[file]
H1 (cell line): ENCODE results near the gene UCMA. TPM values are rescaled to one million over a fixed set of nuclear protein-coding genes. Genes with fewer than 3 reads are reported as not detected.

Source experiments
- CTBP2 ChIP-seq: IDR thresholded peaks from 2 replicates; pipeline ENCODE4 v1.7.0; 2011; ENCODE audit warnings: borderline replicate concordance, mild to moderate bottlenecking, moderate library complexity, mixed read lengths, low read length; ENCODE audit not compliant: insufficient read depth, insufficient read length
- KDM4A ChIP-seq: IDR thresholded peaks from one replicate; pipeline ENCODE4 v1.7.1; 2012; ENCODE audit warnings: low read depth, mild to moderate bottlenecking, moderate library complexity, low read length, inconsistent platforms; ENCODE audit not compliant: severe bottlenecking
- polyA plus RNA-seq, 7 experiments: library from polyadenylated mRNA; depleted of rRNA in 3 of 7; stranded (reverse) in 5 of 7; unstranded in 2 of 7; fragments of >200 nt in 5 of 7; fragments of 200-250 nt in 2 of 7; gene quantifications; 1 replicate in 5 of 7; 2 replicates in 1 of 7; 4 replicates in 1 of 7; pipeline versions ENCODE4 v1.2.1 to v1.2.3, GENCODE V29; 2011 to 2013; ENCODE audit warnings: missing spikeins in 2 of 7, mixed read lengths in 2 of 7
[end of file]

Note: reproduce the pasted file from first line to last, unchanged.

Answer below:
H1 (cell line): ENCODE results near the gene UCMA. TPM values are rescaled to one million over a fixed set of nuclear protein-coding genes. Genes with fewer than 3 reads are reported as not detected.

Source experiments
- CTBP2 ChIP-seq: IDR thresholded peaks from 2 replicates; pipeline ENCODE4 v1.7.0; 2011; ENCODE audit warnings: borderline replicate concordance, mild to moderate bottlenecking, moderate library complexity, mixed read lengths, low read length; ENCODE audit not compliant: insufficient read depth, insufficient read length
- KDM4A ChIP-seq: IDR thresholded peaks from one replicate; pipeline ENCODE4 v1.7.1; 2012; ENCODE audit warnings: low read depth, mild to moderate bottlenecking, moderate library complexity, low read length, inconsistent platforms; ENCODE audit not compliant: severe bottlenecking
- polyA plus RNA-seq, 7 experiments: library from polyadenylated mRNA; depleted of rRNA in 3 of 7; stranded (reverse) in 5 of 7; unstranded in 2 of 7; fragments of >200 nt in 5 of 7; fragments of 200-250 nt in 2 of 7; gene quantifications; 1 replicate in 5 of 7; 2 replicates in 1 of 7; 4 replicates in 1 of 7; pipeline versions ENCODE4 v1.2.1 to v1.2.3, GENCODE V29; 2011 to 2013; ENCODE audit warnings: missing spikeins in 2 of 7, mixed read lengths in 2 of 7